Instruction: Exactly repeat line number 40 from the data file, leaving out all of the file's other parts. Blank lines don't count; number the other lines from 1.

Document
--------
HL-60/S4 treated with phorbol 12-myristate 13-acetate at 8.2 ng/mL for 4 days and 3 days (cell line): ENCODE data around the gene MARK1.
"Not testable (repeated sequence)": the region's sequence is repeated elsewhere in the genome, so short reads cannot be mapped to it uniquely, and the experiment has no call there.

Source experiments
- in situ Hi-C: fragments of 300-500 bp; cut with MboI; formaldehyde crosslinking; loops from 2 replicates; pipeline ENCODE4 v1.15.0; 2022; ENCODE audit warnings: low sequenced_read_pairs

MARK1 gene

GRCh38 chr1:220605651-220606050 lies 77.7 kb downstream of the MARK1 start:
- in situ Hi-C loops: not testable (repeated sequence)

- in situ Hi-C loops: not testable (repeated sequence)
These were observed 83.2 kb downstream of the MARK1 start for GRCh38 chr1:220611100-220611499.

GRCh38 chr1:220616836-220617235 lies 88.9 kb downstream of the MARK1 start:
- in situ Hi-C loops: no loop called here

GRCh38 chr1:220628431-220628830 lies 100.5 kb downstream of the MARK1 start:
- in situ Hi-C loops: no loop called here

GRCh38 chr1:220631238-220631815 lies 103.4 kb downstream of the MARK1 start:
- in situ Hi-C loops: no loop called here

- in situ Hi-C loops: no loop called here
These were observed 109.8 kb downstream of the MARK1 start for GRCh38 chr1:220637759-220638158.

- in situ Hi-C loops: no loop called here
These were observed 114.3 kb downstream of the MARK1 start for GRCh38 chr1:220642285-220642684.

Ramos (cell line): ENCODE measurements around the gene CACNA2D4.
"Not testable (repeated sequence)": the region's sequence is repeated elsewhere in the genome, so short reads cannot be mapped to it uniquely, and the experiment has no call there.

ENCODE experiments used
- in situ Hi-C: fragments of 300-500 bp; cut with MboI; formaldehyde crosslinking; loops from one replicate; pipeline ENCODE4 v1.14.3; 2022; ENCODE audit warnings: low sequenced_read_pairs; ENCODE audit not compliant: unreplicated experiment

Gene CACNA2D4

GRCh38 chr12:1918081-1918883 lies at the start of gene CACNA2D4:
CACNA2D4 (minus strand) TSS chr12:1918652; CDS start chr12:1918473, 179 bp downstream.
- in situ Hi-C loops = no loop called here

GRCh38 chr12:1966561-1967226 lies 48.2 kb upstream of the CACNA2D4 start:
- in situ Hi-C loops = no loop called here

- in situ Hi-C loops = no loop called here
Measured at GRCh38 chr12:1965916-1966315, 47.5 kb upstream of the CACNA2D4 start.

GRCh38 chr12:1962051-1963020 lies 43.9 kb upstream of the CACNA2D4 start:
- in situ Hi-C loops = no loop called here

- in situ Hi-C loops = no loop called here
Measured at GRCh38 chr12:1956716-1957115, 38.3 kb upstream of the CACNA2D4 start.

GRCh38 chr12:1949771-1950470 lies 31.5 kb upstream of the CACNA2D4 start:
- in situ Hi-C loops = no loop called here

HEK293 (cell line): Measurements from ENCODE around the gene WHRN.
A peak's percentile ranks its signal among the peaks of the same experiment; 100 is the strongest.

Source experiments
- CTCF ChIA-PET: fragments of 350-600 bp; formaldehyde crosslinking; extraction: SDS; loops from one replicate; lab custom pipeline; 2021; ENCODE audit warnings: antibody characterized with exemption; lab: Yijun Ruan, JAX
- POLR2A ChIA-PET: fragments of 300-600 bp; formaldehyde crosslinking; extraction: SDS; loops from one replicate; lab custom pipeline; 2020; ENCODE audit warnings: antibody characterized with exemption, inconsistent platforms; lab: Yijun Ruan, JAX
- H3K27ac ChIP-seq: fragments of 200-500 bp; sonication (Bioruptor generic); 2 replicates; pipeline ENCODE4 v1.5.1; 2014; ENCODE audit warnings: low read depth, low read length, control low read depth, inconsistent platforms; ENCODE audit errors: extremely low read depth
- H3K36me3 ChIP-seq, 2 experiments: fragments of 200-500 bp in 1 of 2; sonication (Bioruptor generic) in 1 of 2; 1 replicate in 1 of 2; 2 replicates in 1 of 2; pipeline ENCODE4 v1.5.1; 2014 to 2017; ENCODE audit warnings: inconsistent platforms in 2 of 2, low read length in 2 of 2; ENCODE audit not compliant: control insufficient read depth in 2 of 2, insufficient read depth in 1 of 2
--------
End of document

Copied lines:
Source experiments